To anyone who grew up in the colder climes, the prospect of a snow day was a ray of sunshine. The slightest flurry before midnight could infuse students and teachers alike with the breathless hope that sunrise would bring a winter wonderland, one dominated by radio announcements of school cancellations galore. Unfortunately, that anticipatory glee hardly finds fruition in Chris Koch's feature-film debut, "Snow Day."
Apparently trying to market the film to the widest possible demographic, the makers of "Snow Day" spin the activities of the family Branston into four separate storylines, all of which come off as weak imitations of the much more effective efforts of John Hughes.
The central narrative follows prepubescent tomboy Natalie (the perky, sickeningly sweet Zena Grey), who conspires with two male friends to derail Snowplowman (Chris Elliott), a disgusting rube who seems to possess the amazing power to clear all of the city streets of Syracuse, N.Y., within one day. The kids figure that if they can somehow stall his efforts, they will for the first time in history be allowed not only one but two of the miraculous snow days.
The kids' battle with the bumbling Snowplowman has all of the elements of "Home Alone" but little of its humor. Sure, younger viewers may feel empowered by the knowledge that their peers can battle a moronic grownup, but the biggest laughs in the sequence stem from a child whose flatulence problem grows out of control.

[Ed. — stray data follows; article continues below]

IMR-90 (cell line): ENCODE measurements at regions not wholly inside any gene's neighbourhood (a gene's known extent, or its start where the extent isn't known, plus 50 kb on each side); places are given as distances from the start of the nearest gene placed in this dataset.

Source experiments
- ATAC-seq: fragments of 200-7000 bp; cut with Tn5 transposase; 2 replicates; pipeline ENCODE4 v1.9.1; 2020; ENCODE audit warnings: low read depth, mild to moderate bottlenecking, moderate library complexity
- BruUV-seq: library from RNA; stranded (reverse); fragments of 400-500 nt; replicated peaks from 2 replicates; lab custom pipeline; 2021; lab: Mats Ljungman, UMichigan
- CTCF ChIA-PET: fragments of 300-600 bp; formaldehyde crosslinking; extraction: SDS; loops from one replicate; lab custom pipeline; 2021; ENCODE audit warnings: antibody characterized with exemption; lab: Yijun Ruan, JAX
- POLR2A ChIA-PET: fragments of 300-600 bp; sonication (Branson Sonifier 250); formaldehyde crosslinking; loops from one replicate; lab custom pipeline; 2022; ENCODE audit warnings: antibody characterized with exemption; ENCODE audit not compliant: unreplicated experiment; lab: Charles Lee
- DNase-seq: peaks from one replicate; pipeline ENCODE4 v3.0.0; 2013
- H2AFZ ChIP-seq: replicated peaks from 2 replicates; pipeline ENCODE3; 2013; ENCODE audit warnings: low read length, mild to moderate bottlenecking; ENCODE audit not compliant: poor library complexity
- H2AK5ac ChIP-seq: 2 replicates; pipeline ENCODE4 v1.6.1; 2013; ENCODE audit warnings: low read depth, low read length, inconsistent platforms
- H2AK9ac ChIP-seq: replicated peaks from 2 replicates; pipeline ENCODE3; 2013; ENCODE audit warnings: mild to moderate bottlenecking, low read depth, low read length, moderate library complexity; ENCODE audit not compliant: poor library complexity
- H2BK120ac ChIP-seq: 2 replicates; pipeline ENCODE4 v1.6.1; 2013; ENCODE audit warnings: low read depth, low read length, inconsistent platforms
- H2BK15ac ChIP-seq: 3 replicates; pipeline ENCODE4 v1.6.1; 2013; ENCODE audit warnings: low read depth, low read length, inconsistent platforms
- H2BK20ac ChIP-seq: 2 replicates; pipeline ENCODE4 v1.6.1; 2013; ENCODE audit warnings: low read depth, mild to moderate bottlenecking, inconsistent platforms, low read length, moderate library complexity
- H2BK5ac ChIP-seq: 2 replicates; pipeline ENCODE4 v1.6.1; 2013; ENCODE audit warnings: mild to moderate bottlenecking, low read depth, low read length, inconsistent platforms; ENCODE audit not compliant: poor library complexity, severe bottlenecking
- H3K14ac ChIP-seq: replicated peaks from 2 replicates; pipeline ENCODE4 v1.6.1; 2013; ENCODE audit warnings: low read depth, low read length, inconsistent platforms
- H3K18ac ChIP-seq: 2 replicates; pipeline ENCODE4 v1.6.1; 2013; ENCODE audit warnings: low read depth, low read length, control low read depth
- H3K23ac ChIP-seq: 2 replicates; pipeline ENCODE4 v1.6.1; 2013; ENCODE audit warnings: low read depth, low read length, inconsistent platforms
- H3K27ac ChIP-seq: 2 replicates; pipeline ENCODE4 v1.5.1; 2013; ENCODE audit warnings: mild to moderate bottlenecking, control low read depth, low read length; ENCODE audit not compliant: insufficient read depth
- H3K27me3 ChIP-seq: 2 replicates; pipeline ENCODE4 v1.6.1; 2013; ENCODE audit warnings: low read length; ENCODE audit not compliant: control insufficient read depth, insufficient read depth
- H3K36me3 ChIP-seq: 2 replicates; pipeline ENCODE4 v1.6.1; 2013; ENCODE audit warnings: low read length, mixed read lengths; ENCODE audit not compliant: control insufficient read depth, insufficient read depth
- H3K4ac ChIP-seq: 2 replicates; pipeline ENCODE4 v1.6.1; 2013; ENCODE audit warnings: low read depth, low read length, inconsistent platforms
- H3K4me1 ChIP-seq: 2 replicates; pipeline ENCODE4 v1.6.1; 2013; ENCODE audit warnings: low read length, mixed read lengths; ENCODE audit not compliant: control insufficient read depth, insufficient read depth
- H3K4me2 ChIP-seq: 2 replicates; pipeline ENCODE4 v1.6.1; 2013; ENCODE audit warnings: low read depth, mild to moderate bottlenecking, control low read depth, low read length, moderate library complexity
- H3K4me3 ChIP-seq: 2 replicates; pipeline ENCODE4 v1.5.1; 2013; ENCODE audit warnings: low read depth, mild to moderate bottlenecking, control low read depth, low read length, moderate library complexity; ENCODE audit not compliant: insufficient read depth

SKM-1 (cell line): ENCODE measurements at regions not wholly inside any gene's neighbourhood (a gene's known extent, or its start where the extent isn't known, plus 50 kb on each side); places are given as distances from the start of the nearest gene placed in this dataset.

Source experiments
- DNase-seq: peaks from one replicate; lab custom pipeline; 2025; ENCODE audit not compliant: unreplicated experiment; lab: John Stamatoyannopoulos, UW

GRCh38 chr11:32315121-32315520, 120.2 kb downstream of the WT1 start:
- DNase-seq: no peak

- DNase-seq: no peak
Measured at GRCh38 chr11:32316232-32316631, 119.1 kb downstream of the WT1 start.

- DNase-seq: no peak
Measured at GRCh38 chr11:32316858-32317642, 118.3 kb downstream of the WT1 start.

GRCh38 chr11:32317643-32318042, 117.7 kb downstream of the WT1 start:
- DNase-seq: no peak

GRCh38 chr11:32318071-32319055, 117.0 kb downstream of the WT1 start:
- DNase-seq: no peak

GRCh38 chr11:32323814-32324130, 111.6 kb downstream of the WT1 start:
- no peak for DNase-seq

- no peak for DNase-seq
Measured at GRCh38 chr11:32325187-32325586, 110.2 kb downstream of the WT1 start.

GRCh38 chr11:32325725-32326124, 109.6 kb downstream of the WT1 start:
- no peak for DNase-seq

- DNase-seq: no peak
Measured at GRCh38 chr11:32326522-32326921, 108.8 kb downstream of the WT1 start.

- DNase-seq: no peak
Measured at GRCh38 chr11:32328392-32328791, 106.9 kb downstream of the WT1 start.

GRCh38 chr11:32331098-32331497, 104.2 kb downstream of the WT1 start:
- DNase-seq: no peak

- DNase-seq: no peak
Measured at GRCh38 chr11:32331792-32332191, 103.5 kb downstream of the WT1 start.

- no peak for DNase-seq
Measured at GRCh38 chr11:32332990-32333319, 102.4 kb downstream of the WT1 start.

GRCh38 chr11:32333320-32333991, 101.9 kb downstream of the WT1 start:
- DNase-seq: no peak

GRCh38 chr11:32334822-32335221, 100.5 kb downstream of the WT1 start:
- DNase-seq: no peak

In its effort to appeal to the teenage crowd, "Snow Day" finds Natalie's older brother, Hal (Mark Webber), seizing his day off to pursue the girl of his dreams, the apparently unattainable Claire (Emmanuelle Chriqui). He is assisted in this pursuit by his best friend, Lane (Schuyler Fisk, daughter of Sissy Spacek), who harbors her own infatuation with Hal. Fisk is one of the bright lights in the film, but Chriqui's acting is as flat as a freshly plowed driveway.
Rounding out the ensemble are the Branston parents. Tom (Chevy Chase) is an aging and beleaguered meteorologist whose forecast of the impending snowstorm is overshadowed by the flashy antics of hotshot young weatherman Chad Symmonz ("The Dukes of Hazzard's" John Schneider). Schneider tears into the role of the charismatic yet insipid Chad with glee, but Chase, who seems to have lost any sense of comic timing, does little more than stumble through a series of mostly unfunny sight gags.
In a role that would have Dr. Laura Schlesinger up in arms, Jean Smart plays the family's workaholic mom (also named Laura), who finds herself unable to get to work and is forced to stay home to care for her toddler (played by newcomer Connor Matheus). It's never explained why the other children are able to wander the whole town and her husband to make it in to work while she remains housebound, bonding with little Randy via a snowball fight.
Pam Grier and Iggy Pop both play against type in unmemorable cameo performances.
In its attempt to construct a family film that's geared to every member of the family, the "Snow Day" team fails miserably. Only one element of the typical brood -- the under-12 contingent -- may find this mild flurry amusing.